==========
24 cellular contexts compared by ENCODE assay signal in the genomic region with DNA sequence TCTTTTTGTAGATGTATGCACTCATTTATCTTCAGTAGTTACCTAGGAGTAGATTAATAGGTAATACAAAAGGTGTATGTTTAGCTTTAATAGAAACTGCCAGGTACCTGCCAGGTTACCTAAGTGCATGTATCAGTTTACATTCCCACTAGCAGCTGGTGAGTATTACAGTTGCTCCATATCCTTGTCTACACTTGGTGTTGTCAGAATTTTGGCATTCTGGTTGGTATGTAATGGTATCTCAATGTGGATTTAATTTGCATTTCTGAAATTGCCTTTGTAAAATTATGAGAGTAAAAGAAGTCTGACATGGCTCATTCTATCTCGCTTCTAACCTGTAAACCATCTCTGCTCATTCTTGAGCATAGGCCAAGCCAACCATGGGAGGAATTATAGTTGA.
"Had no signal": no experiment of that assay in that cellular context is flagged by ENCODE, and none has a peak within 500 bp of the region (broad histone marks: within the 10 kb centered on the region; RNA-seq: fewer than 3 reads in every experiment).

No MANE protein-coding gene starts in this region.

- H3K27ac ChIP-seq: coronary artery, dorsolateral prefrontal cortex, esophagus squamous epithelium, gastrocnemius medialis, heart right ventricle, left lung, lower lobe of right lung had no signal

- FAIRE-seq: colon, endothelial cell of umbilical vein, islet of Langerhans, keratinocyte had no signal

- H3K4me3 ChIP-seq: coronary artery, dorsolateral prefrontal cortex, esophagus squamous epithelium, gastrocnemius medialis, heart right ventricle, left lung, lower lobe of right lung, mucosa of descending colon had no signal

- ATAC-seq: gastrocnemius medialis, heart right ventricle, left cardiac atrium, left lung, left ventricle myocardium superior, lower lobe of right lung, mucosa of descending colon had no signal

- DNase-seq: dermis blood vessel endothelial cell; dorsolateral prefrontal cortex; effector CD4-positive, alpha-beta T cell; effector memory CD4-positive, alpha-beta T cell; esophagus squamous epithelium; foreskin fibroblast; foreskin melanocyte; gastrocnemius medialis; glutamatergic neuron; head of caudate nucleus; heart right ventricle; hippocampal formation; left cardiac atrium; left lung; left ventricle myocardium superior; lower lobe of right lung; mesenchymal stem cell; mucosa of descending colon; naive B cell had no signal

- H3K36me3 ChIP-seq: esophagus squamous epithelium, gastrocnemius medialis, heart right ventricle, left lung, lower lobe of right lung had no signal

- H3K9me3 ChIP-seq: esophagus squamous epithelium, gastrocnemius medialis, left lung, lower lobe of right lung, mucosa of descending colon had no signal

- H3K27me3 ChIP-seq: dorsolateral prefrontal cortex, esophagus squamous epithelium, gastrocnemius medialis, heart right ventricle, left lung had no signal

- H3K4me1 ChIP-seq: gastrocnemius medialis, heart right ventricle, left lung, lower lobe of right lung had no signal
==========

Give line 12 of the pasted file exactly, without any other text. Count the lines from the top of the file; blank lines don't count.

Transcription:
- H3K4me1 ChIP-seq: gastrocnemius medialis, heart right ventricle, left lung, lower lobe of right lung had no signal